Marcello Nizzoli, one of the organisers of the Industrial Design section at the 10th Triennale, explains in these notes the function of the artist in designing industrially manufactured items for use
The nature to which art alludes is of an interior, subjective character; and it is in relation to the object selected – as a starting point or as a goal – that the language used to achieve mutual understanding is established.
An evaluation of this relationship is not influenced, case by case, by the practical or impractical utility of the resulting work of art; it will be solely the intensity with which it reflects its own values of form (and the references these carry with them) that will measure its level, attesting to the depth of experience the artist has acquired and “expressed” to achieve the goal.
The rebellion against traditional methods initiated by modern art and the new aesthetic concepts of criticism are responsible for overcoming the naturalistic limits imposed by academic art, and have retaught an interior view, independence, and the many possibilities offered by the tools of art.
Because people work and organise themselves to improve the relationships that constitute their lives, both as individuals and as a society, it is clear that we try to impress a character on everything around us and on all the things we need.
Thus, a primitive craftsman within the relatively wide or narrow range of his activity produced the first human artistic results by producing items to be used (weapons, dishes, furnishings), handling the material available to him according to his own sensibility, determined by and contained within the terms of a culture and a ritual.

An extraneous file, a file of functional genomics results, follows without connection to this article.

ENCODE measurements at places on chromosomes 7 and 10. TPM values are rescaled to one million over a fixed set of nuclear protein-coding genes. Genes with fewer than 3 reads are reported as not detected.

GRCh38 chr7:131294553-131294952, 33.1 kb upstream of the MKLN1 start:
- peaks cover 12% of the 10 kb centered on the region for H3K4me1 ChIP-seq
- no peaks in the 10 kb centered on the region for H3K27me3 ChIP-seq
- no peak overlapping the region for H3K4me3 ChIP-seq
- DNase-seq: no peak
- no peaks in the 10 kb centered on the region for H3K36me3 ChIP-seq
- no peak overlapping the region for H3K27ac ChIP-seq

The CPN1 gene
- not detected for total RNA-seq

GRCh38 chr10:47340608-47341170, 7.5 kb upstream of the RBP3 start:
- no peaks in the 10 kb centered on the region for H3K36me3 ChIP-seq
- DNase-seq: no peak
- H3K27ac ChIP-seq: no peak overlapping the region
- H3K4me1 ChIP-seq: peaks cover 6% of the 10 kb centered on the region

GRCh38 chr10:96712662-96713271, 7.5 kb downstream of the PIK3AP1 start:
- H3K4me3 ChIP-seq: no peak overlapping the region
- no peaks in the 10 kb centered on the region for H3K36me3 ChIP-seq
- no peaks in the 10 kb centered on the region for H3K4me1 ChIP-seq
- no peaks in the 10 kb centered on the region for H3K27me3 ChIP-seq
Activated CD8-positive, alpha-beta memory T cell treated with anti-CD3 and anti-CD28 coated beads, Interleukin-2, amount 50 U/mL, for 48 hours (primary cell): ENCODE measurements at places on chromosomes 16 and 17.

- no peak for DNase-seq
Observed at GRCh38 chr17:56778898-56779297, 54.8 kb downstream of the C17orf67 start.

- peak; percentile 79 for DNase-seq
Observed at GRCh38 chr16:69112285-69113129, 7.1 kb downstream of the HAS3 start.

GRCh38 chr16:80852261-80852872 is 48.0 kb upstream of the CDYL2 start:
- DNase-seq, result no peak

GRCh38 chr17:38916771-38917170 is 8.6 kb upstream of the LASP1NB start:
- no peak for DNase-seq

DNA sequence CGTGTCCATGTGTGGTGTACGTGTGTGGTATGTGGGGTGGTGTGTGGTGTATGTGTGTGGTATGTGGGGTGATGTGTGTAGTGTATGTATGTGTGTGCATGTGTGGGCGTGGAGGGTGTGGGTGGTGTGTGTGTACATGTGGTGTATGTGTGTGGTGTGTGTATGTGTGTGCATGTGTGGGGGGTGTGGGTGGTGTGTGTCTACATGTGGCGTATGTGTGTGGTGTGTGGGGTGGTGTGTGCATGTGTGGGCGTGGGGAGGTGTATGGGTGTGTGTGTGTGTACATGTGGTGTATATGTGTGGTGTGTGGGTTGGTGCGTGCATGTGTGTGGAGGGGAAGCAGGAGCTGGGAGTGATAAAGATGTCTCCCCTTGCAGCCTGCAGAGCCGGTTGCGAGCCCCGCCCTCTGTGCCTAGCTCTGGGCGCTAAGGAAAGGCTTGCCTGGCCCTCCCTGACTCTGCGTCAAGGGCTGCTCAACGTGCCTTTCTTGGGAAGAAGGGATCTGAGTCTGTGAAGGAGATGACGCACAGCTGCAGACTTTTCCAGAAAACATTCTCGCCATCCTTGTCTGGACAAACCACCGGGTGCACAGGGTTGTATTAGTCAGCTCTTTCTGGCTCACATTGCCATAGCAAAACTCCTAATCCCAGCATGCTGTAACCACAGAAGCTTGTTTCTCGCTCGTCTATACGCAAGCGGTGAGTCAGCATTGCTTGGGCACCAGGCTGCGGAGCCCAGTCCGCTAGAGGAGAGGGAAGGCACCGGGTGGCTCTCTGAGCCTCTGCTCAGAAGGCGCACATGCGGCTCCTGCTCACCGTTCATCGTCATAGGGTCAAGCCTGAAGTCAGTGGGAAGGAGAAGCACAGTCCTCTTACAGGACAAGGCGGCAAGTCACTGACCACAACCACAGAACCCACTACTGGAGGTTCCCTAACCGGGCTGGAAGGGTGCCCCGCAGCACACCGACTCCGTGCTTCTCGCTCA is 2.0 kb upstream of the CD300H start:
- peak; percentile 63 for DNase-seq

Every action has within it a nucleus of research, so as humankind slowly organizes itself and improves its life in an increasingly broad social group, the horizon of technical possibilities also expands, leading to a similar number of possibilities for using the materials available, and tends to fulfil the endless new demands that arise from changes in living conditions.
The manufacture of complex objects in wide demand is now fulfilled by the only source capable of doing so: large organised industry. But this does not mean that a criterion for an aesthetic evaluation cannot be found for objects produced in large numbers: I would say instead that this criterion must be found in every case, for moral reasons. The form of a mass-produced object is born out of a precise fact, from specific needs: it has a goal. Thus, it can have sufficient aesthetic qualities.
For example, volumetric ratios tend to point to a human meaning: form can arise from cold geometric calculation and become style, finding an aesthetic level.
Artists have versatile resources.
Coordinating the voids and angles on a technical or user product, studying its joins, optimising its materials and connections, the suggestions imparted by paint, the relationship between its angles and rounded edges and the relationships between these and its surfaces, the deftness of a closure, a lever, or a control – all these are problems resolved into “form” when they are coordinated according to the artist’s sensibility, and in their relationships achieve style.
But these problems must be resolved by adhering to the technical qualities: they must not be the result of a pre-suggested form that randomly overlaps the technical aspect of the object.
The relationships between the form and function of the product, between form and mechanism, between form and manufacturing process, progressively acquire integrated solutions as an object is “designed”, and these relationships make it possible to bring to the market actual evidence of the intimate collaboration between technical structures and the artist’s creativity.
A result that carries these characteristics with it, being fully usable in all the aspects that it offers to a society, is a part of coordinating its own use and helps make it appear coherent.